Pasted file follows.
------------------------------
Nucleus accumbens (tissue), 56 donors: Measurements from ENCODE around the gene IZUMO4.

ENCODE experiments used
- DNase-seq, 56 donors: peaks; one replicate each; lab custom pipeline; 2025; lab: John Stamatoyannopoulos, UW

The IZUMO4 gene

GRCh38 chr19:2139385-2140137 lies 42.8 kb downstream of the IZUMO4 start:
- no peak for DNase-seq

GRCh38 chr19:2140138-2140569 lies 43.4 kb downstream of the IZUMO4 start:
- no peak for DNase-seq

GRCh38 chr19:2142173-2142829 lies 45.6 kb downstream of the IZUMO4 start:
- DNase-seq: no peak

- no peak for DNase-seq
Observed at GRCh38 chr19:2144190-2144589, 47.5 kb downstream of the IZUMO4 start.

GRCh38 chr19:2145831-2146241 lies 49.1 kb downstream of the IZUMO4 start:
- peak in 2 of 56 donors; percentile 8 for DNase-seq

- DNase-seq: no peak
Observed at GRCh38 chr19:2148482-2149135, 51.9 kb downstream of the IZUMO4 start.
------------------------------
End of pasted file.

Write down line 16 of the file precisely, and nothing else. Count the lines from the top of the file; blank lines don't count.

Observed at GRCh38 chr19:2148482-2149135, 51.9 kb downstream of the IZUMO4 start.